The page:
When St. John Henry Newman was a young man, his father died. Looking at his father’s corpse brought home to Newman the reality of the soul. In the sermon, ”The Individuality of the Soul,” Newman reflects on this truth which strikes a person perhaps for the first time on encountering the remains of a loved one. He writes:

“In the case of all men, the soul, when severed from the body, returns to God. God gave it: He made it, He sent it into the body, and He upholds it there; He upholds it in distinct existence, wherever it is. It animates the body while life lasts; it returns again, it relapses into the unseen state upon death.”

The human soul is individual; it is the soul of a unique living being. As Newman writes, we fail to grasp this: “We class men in masses, as we might connect the stones of a building. Consider our common way of regarding history, politics, commerce, and the like, and you will own that I speak truly.”

We think of individuals as parts of a group, but each one is a separate immortal being. Each person is unrepeatable and responsible for himself. St. John Henry writes:

“No one outside of him can really touch him, can touch his soul, his immortality; he must live with himself for ever. He has a depth within him unfathomable, an infinite abyss of existence; and the scene in which he bears part for the moment is but like a gleam of sunshine upon its surface.”

Newman considers the immortality of each soul. “Every one of those souls still lives. They had their separate thoughts and feelings when on earth, they have them now. They had their likings and pursuits; they gained what they thought good and enjoyed it; and they still somewhere or other live, and what they then did in the flesh surely has its influence upon their present destiny. They live, reserved for a day which is to come, when all nations shall stand before God.” In other words, each human being will come before his Maker at the end of his life and will have to account for his life.

Since the soul is spiritual or nonmaterial, it does not have parts, and thus does not sustain damage like material things and cease to exist. Newman affirms the Christian belief that the souls of the departed live on, and will be judged:

“Let us call to mind those whom we knew a little better, though not intimately:—all who died suddenly or before their time, all whom we have seen in high health and spirits, all whom we have seen in circumstances which in any way brought out their characters, and gave them some place in our memories. They are gone from our sight, but they all live still, each with his own thoughts; they are waiting for the judgment.”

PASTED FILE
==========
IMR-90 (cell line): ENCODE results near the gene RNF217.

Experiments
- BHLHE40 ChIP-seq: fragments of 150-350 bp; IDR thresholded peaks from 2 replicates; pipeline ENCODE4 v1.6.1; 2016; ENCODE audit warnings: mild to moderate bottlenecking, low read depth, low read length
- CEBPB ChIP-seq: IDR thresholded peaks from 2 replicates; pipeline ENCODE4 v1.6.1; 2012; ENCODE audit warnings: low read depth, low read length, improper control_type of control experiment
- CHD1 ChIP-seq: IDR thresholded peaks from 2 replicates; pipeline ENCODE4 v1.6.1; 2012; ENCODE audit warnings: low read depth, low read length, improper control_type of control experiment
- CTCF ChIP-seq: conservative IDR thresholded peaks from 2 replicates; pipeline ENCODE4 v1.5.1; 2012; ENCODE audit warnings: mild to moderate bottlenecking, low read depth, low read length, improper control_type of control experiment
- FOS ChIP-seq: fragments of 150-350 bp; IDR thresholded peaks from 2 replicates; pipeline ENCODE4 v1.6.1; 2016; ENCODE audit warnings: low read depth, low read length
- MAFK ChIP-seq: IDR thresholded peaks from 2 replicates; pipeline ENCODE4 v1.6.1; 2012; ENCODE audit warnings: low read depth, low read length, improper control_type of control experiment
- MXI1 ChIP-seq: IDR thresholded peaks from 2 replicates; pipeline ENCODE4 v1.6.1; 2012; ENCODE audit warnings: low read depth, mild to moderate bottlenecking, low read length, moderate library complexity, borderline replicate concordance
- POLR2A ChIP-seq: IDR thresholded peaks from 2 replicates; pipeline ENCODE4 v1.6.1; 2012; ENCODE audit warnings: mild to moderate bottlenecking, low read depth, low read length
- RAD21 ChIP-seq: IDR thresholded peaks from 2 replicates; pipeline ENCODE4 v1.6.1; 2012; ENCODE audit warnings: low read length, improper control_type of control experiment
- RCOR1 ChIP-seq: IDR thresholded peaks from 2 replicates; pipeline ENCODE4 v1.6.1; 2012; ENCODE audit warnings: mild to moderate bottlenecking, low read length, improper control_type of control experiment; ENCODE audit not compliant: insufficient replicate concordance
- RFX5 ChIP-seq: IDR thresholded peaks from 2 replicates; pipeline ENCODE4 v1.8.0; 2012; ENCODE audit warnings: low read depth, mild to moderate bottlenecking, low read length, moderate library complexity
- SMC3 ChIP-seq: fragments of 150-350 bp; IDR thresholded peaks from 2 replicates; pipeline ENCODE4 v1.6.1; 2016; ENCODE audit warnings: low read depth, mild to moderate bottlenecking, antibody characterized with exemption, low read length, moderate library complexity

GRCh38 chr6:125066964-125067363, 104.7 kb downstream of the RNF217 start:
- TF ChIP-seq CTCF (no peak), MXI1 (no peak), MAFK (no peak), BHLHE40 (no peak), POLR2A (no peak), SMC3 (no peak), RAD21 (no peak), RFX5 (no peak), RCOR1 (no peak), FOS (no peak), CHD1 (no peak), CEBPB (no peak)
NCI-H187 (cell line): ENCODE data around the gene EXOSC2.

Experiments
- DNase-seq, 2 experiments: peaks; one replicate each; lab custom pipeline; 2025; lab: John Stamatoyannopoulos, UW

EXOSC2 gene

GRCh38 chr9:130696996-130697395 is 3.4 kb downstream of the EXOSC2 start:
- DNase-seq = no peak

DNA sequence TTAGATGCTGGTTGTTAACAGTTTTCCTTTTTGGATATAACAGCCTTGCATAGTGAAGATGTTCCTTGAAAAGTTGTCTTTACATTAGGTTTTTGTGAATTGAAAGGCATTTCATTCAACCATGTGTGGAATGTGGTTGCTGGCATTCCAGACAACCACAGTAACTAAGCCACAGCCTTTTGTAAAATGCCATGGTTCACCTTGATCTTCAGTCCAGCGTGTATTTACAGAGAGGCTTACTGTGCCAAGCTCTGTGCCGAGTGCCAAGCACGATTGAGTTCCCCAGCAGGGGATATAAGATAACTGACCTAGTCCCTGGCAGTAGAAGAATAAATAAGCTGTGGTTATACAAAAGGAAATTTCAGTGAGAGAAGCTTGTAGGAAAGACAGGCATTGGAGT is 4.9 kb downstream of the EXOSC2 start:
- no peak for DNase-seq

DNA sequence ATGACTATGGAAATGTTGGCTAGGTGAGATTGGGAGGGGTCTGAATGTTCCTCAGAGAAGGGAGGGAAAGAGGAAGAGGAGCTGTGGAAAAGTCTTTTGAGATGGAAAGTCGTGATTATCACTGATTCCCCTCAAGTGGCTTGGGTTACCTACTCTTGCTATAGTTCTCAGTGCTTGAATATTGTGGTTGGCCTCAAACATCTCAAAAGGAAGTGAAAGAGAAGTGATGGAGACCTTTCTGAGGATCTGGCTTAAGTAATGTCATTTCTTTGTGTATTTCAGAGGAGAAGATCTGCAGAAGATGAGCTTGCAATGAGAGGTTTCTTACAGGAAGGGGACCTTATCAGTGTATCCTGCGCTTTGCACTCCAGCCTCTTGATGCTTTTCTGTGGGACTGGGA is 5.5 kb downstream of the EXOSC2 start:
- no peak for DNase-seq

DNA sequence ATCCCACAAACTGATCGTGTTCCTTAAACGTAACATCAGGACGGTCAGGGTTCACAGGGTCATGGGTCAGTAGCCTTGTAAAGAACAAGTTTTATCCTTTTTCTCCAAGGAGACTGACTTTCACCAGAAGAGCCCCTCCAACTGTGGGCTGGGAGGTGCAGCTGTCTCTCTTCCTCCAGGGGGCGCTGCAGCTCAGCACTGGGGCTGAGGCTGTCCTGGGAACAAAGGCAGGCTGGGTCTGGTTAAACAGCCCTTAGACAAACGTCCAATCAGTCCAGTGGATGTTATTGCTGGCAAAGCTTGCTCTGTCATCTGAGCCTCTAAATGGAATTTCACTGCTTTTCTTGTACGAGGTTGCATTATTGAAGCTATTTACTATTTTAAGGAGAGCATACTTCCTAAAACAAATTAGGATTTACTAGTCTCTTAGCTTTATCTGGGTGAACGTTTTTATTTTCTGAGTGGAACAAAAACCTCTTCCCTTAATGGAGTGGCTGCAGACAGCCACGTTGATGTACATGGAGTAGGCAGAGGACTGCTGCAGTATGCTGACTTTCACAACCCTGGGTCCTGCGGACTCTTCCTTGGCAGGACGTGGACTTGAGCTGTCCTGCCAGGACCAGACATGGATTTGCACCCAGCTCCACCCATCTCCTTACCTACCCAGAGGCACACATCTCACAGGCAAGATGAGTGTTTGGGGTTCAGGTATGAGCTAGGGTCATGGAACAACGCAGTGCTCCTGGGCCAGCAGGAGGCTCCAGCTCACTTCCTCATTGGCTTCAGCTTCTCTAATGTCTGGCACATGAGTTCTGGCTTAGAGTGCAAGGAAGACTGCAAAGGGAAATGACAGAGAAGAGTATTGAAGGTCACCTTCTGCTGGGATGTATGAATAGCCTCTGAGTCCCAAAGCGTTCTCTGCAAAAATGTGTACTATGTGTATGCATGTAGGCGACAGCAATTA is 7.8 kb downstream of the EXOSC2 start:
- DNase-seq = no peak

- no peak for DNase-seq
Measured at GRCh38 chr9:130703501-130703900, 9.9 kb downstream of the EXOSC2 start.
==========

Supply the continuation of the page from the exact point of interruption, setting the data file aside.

Newman teaches that the individual souls of the departed are either in a state of favor (grace) or enmity with God (wrath), and he adduces various texts of Scripture in support of this doctrine, such as in Jesus’ words: “Two women shall be grinding at the mill; the one shall be taken, and the other left. Two men shall be in the field; the one shall be taken, and the other left.”

He comments: “What makes this thought still more solemn, is that we have reason to suppose that souls on the wrong side of the line are far more numerous than those on the right. It is wrong to speculate; but it is safe to be alarmed. This much we know, that Christ says expressly, ‘Many are called, few are chosen;’ “Broad is the way that leadeth to destruction, and many there be who go in thereat;” whereas “narrow is the way that leadeth to life, and few there be who find it.”” 

In this month during which the Church invites us to pray more for the souls of the faithful departed, the thought of personal judgment at the moment of death should move us to greater earnestness in the struggle to obey God’s commands and to live as His children. Belief in a personal and final judgment also leads us to more generosity in praying for those who die in a state of grace but are in need of purification to behold the face of God. 

St. John Henry Newman elaborates on this purification, purgatory, in his most famous poem, “The Dream of Gerontius” He, having lived a long life and experiencing the deaths of so many of his family and close friends, is a trusted guide to teach us about the “last things.” St. John Henry Newman, pray for us! 




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